Creator Jeffrey Kaufman dedicates this book to his son Jacob who is autistic. Angel Falling is a great read, filled with tension, action, suspense, humor, and heart. Kaufman mentions in his epilogue that he created Connor’s character to “give the world a special needs character that wasn’t a victim or needed to be pitied." Connor is strong, independent, and, as mentioned earlier, has James Bond’s infamous license to kill. I loved reading Angel Falling. Once I started reading, I found it tough to put it down. Kaufman does an excellent job of peppering in important bits and pieces of the story throughout to keep you wanting to know more. We get glimpses inside Connor’s mind and a look at everything he’s struggling with on a daily basis, like living a life seeing and feeling things differently than everyone around him, and not “fitting in,” the latter of which a lot of people, including me, can relate to, and it helps the reader connect with Connor in that way.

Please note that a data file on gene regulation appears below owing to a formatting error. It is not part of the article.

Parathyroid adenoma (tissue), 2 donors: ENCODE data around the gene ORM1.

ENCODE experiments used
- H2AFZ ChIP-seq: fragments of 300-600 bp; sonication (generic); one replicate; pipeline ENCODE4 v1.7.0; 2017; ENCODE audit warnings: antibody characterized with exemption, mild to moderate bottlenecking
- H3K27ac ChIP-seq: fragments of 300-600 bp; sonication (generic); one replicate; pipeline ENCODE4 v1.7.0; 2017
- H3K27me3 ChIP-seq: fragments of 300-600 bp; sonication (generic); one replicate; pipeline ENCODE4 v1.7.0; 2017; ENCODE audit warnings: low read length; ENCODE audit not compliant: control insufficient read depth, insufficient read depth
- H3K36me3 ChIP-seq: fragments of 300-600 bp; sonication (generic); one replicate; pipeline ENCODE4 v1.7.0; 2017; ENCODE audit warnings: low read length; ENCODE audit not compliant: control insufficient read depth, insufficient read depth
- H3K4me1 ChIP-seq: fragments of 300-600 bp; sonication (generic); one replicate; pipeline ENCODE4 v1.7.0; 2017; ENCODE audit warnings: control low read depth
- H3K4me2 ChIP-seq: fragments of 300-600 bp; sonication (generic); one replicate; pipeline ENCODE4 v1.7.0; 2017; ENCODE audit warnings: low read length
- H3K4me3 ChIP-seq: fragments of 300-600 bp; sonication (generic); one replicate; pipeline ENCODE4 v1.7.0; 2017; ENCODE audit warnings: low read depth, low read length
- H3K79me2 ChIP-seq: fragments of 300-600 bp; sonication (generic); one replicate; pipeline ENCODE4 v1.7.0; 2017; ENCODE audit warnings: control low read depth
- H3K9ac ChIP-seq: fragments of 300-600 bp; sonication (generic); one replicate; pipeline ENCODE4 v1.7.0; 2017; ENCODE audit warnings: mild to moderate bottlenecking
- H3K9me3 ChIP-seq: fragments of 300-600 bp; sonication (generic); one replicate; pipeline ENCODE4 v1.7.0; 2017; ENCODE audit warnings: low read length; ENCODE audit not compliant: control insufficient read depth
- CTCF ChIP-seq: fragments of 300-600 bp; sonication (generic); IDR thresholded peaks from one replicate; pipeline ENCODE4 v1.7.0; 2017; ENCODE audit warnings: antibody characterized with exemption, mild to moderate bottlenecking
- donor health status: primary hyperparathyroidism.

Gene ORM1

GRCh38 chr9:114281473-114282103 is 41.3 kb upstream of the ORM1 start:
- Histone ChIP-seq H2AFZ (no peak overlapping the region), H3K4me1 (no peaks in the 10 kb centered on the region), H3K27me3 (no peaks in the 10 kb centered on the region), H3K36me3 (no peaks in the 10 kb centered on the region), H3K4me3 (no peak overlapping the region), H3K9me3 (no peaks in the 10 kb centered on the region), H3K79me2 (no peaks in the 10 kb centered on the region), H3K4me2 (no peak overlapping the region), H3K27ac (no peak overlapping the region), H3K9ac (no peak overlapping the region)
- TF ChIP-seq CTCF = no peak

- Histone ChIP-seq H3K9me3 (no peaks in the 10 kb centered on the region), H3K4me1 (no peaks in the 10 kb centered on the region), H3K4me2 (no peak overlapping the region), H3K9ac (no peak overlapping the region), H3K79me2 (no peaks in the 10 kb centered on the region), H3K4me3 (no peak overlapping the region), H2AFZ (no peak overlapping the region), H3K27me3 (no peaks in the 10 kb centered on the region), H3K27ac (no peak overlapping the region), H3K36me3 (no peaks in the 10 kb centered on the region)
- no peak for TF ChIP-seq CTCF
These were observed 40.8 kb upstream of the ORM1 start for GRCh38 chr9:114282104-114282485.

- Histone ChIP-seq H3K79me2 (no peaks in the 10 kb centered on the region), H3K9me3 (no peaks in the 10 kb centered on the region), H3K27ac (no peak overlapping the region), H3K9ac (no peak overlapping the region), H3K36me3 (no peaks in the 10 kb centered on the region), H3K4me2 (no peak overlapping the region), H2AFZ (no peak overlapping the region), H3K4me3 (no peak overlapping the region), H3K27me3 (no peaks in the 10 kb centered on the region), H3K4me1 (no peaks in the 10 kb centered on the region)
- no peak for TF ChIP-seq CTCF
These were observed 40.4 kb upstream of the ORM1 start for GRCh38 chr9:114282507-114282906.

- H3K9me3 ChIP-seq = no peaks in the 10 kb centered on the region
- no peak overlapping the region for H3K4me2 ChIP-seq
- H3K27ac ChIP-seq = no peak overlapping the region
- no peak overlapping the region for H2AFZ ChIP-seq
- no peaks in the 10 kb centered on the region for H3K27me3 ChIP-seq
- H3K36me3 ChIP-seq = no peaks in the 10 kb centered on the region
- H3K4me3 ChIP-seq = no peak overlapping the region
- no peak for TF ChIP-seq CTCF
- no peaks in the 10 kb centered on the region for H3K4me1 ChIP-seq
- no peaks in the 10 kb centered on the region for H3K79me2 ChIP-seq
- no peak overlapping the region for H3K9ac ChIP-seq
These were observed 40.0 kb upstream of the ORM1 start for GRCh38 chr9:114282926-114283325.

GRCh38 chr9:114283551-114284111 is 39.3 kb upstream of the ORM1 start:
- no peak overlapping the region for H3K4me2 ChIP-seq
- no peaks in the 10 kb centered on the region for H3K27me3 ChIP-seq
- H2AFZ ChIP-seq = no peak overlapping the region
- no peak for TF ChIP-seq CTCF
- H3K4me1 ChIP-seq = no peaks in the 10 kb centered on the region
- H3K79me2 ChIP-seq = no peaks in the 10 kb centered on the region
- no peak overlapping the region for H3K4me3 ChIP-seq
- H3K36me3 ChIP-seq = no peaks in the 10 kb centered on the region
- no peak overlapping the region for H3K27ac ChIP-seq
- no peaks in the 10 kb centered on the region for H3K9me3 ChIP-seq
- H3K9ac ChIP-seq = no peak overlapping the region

I’ve been a fan of spy/government assassin stories forever, so Angel Falling and its take on the genre was right up my alley. In addition to the intriguing story, the combination of pencils by Kevin West, inks by Mark McKenna, Bob Wiacek, Jack Purcell, and Kevin Yates, and colors by Tom Chu and Pete Pantazis gives the reader an eyeful of awesome to look at on every page. Angel Falling is a solid graphic novel all around, and one that I recommend you pick up.
*Fanboy Comics Readers: Please note that 50% of the sales of the Angel Falling variant covers will go to Autism Awareness.